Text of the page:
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Agriculture cannot prosper if govt allows intellectual capital to emigrate, says Agri SA


Speaking during Agri SA’s annual general meeting (AGM) on October 14, outgoing president Pierre Vercueil highlighted how a defensive approach to land reform was of no help to anyone.

He referred to the various pieces of legislation being amended or instituted – including the Deeds Registries Amendment Bill, the Land Court Bill, labour tenancy claims and possibly Section 25 of the Constitution – and how it will not necessarily translate to inclusive growth, which has remained an issue since 1994.

Instead, he said, it was prudent that no one is excluded from the responsibility of transforming the agricultural industry.

“It is all good and well to go to court on matters of principle. The fact is we also have to find solutions to these questions,” Vercueil said, referring to land reform, inclusive growth and the transformation of the sector.

Vercueil said national government should focus on protecting agricultural operations and this entailed admitting that the knowledge of farming lies with farmers. Farms form the backbone of agricultural business and, therefore, government should aim to not create so much insecurity and uncertainty that all of agriculture’s intellectual capital is lost through emigration.

“We seem to be distracted by small politics, [instead of getting] to the answer of who’s responsibility [land reform] is. Why is everyone whipping up emotions and delivering little?

“Nobody can be happy about what we have today – uncertainty about property rights, poverty, food insecure communities, security problems and climate change.

“All these create a negative environment and we all agree on that. Let us get to agreeing on the how – how do we use the blended finance scheme, how do we make it possible for new farmers to enter agriculture, how do we change what must be changed, to not lose what we have?” he questioned.

Vercueil added that implementation should not be left to those who do not have the knowledge to make decisions and manage farms, and that private property rights are non-negotiable if South Africa hopes to achieve better economic growth.

He mentioned that family farm businesses were a crucial element of the industry, but the country was losing those much-needed expertise and skills amid the uncertainty over property rights and the lack of support for real solutions to industry challenges.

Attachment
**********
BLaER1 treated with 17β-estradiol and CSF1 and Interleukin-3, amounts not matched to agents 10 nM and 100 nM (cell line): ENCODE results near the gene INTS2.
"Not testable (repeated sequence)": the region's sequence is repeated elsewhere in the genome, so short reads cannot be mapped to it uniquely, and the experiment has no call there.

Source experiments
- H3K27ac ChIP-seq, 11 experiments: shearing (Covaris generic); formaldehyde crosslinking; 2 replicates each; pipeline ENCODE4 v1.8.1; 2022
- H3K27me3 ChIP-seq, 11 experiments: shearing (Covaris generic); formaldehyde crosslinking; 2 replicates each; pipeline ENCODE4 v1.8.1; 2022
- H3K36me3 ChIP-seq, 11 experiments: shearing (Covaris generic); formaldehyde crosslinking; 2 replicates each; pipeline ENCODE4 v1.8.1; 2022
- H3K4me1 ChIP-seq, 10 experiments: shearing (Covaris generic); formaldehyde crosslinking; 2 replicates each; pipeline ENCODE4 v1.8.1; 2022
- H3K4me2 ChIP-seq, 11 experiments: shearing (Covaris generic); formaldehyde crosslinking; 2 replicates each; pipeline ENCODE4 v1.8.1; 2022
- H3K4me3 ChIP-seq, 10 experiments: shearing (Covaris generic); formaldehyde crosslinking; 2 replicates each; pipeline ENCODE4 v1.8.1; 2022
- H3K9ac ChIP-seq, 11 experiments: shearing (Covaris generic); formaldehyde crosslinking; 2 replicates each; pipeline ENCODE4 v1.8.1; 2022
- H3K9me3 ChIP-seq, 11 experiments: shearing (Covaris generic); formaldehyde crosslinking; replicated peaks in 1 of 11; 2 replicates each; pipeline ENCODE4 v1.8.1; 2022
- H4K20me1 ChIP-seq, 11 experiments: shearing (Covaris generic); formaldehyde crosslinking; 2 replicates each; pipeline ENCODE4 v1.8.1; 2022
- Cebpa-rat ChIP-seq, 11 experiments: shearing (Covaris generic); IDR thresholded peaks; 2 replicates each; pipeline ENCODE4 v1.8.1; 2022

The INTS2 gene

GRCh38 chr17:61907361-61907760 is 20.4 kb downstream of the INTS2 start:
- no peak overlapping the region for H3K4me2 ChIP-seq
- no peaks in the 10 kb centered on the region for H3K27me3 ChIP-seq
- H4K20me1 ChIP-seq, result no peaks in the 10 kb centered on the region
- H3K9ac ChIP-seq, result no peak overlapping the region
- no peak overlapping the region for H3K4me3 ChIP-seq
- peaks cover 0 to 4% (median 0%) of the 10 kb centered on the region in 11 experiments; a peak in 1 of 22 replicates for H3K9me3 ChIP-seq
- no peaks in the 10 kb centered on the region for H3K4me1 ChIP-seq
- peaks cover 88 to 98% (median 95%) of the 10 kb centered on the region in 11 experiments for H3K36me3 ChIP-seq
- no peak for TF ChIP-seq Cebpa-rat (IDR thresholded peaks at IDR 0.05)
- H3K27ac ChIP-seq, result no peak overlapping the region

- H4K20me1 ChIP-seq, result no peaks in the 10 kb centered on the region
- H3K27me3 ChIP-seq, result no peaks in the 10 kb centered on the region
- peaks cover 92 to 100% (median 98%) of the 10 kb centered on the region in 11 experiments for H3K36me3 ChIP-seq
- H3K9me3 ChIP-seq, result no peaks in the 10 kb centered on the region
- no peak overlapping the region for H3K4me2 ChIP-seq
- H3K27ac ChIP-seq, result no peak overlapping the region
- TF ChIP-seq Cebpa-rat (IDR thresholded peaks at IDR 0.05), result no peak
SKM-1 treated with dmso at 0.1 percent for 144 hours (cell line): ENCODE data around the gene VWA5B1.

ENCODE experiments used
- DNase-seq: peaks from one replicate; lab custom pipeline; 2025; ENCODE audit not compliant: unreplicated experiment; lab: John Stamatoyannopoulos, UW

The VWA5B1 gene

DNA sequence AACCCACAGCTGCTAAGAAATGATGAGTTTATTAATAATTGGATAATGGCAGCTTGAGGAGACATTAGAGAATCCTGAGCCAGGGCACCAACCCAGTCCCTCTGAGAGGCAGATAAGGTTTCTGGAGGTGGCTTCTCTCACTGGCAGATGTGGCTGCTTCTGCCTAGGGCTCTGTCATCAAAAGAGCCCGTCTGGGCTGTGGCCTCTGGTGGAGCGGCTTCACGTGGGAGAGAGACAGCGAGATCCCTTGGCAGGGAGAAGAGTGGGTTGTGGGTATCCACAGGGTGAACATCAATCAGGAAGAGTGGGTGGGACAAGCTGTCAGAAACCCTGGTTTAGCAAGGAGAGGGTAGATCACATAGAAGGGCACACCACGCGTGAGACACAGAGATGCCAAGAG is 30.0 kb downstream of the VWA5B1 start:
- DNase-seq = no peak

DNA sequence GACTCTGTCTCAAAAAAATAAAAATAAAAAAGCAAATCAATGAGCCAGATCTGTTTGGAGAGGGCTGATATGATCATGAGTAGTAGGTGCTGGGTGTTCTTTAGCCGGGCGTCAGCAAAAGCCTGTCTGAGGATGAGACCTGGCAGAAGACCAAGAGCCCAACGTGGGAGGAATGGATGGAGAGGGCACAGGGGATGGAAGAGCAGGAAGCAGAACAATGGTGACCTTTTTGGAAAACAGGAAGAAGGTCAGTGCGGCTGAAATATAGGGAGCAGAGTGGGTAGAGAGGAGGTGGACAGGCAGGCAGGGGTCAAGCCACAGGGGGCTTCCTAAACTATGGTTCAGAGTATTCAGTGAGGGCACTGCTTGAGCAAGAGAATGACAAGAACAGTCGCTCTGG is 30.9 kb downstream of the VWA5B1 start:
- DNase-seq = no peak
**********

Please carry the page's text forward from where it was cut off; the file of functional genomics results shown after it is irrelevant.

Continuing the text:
“A country with failed agriculture is also a failed State. Advocacy alone cannot solve the challenges. It is about shaping the future of agriculture.”

Speaking to land reform concerns, Agriculture, Land Reform and Rural Development Minister Thoko Didiza assured the industry that government was considering how existing work by the agriculture industry could be harnessed and advanced, particularly initiatives where farmers were developing solutions to ensure access to land for historically marginalised individuals.

“We are ensuring that land reform does not create tensions and conflicts among stakeholders. We are focused on supporting those who are already on the land for them to succeed.”

Galileo Capital CEO Theo Voster, who led a panel on economics during the AGM, pointed out that, on the plus side, South Africa was nearing a more logical approach to the question of land expropriation without compensation.

He pointed out that talks around private sector ownership of assets such as property and even logistics assets had become more rational in recent months, compared with prior years.

“We are in an area where it is increasingly difficult to determine when we will be on an economic growth trajectory. From a planning point of view, businesses have to be made resilient against the State [whose functioning is causing additional risk to business prosperity]. You have to steel your business against the State and its impacts.

“Government is talking about private sector partnership models, which is indicative of a shift. The current thought process of partnerships and of private sector involvement, that is where great opportunity lies. The world is changing and a recognition is prevailing that the private sector is critical for the future. We need to embrace this kind of thinking,” said Voster.

In this regard, Didiza acknowledged the importance of strengthened partnerships between government and industry, especially as many major issues the industry was experiencing in 2020, remained.



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